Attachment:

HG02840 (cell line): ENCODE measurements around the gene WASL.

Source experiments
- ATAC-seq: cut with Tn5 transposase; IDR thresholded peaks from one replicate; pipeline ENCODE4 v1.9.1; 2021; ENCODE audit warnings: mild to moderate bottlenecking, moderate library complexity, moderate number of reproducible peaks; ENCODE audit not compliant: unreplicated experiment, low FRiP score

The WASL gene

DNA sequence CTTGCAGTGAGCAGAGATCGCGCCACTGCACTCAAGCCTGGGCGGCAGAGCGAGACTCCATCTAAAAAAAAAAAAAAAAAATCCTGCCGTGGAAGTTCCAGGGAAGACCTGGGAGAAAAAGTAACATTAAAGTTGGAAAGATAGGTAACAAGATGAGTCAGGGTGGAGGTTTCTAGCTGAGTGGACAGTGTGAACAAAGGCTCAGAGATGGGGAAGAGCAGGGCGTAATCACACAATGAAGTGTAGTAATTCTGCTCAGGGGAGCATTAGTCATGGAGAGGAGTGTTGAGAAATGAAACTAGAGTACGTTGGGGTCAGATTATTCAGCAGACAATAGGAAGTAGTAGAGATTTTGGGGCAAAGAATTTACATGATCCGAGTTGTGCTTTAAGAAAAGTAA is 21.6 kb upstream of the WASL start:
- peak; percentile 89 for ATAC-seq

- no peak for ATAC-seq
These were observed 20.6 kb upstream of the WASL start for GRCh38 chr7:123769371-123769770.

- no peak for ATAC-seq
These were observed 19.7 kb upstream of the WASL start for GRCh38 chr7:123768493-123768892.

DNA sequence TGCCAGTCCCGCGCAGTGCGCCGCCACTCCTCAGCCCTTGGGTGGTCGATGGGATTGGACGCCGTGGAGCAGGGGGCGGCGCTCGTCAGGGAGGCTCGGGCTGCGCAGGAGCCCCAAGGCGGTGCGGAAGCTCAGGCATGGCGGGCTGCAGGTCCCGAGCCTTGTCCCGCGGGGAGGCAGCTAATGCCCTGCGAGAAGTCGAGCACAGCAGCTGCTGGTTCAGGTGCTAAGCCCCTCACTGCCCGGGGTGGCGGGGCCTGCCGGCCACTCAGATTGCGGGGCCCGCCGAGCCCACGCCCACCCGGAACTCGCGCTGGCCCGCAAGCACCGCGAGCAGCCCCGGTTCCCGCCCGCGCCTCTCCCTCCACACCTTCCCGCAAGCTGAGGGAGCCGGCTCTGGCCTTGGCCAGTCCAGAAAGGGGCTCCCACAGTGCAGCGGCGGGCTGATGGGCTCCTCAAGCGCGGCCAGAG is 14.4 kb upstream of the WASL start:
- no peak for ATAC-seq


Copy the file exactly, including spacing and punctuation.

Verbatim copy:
HG02840 (cell line): ENCODE measurements around the gene WASL.

Source experiments
- ATAC-seq: cut with Tn5 transposase; IDR thresholded peaks from one replicate; pipeline ENCODE4 v1.9.1; 2021; ENCODE audit warnings: mild to moderate bottlenecking, moderate library complexity, moderate number of reproducible peaks; ENCODE audit not compliant: unreplicated experiment, low FRiP score

The WASL gene

DNA sequence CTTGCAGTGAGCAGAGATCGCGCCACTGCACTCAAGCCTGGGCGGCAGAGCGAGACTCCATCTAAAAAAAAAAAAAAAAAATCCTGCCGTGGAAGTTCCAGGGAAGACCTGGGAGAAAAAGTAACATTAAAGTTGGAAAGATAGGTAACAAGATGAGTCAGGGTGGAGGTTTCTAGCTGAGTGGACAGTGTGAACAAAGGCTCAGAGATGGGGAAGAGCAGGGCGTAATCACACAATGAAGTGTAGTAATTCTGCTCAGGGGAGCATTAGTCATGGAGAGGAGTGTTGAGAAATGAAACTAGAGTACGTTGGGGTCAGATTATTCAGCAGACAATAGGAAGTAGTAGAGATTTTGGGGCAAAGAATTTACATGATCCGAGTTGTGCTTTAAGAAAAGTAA is 21.6 kb upstream of the WASL start:
- peak; percentile 89 for ATAC-seq

- no peak for ATAC-seq
These were observed 20.6 kb upstream of the WASL start for GRCh38 chr7:123769371-123769770.

- no peak for ATAC-seq
These were observed 19.7 kb upstream of the WASL start for GRCh38 chr7:123768493-123768892.

DNA sequence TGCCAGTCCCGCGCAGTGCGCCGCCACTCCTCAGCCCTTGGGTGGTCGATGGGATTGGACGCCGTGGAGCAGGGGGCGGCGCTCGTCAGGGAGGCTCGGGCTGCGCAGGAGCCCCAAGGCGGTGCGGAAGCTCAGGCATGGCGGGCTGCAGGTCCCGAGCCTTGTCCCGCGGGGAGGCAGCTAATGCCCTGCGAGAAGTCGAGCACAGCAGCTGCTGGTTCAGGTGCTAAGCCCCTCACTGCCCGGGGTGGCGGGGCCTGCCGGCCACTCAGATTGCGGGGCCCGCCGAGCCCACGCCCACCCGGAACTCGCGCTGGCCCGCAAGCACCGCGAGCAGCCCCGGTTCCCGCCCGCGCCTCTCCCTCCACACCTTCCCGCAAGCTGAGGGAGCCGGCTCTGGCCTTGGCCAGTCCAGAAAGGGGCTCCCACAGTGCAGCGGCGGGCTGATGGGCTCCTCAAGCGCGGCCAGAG is 14.4 kb upstream of the WASL start:
- no peak for ATAC-seq